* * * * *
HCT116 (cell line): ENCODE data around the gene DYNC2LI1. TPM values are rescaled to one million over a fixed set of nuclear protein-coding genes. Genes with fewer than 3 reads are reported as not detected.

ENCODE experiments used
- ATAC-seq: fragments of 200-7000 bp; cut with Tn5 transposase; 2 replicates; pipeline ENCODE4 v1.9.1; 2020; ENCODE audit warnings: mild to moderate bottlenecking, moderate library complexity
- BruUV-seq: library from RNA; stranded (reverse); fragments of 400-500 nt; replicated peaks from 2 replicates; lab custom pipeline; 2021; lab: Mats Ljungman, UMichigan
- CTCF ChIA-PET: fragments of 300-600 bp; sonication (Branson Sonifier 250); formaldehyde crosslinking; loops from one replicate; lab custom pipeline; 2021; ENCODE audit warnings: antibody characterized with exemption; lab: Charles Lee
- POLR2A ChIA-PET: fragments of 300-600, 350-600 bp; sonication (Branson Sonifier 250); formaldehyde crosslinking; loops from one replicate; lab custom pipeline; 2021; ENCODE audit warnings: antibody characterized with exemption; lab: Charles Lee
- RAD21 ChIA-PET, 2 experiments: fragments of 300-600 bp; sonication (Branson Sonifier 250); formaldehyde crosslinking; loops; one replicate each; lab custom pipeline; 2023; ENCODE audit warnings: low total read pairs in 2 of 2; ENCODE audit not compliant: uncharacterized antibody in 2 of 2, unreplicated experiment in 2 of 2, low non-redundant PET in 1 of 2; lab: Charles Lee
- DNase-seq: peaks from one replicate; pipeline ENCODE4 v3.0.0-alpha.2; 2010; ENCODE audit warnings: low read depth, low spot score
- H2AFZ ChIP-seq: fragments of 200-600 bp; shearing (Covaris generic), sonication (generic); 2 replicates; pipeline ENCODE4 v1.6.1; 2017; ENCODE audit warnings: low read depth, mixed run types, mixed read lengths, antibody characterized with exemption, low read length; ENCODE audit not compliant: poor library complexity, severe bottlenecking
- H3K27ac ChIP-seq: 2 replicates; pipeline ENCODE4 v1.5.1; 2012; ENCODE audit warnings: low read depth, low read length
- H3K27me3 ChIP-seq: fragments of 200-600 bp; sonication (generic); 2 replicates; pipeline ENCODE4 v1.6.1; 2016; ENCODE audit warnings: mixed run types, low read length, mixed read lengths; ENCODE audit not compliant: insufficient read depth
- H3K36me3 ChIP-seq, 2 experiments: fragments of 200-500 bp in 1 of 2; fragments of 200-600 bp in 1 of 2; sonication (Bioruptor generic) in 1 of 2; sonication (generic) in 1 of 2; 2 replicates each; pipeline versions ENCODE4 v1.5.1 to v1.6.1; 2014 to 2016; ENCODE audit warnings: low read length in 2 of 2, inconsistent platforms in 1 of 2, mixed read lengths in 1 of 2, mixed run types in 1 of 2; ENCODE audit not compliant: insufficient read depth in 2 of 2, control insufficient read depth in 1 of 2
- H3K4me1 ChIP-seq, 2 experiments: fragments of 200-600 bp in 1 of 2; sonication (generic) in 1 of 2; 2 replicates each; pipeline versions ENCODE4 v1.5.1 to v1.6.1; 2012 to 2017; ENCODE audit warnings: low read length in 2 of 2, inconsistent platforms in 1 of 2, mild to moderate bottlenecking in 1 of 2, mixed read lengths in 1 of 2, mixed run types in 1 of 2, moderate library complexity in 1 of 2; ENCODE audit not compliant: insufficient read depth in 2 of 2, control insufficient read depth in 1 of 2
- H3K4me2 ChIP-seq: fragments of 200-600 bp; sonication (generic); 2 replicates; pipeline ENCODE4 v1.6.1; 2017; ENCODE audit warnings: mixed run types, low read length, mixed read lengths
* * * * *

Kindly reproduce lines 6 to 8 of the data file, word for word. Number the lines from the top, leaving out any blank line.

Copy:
- POLR2A ChIA-PET: fragments of 300-600, 350-600 bp; sonication (Branson Sonifier 250); formaldehyde crosslinking; loops from one replicate; lab custom pipeline; 2021; ENCODE audit warnings: antibody characterized with exemption; lab: Charles Lee
- RAD21 ChIA-PET, 2 experiments: fragments of 300-600 bp; sonication (Branson Sonifier 250); formaldehyde crosslinking; loops; one replicate each; lab custom pipeline; 2023; ENCODE audit warnings: low total read pairs in 2 of 2; ENCODE audit not compliant: uncharacterized antibody in 2 of 2, unreplicated experiment in 2 of 2, low non-redundant PET in 1 of 2; lab: Charles Lee
- DNase-seq: peaks from one replicate; pipeline ENCODE4 v3.0.0-alpha.2; 2010; ENCODE audit warnings: low read depth, low spot score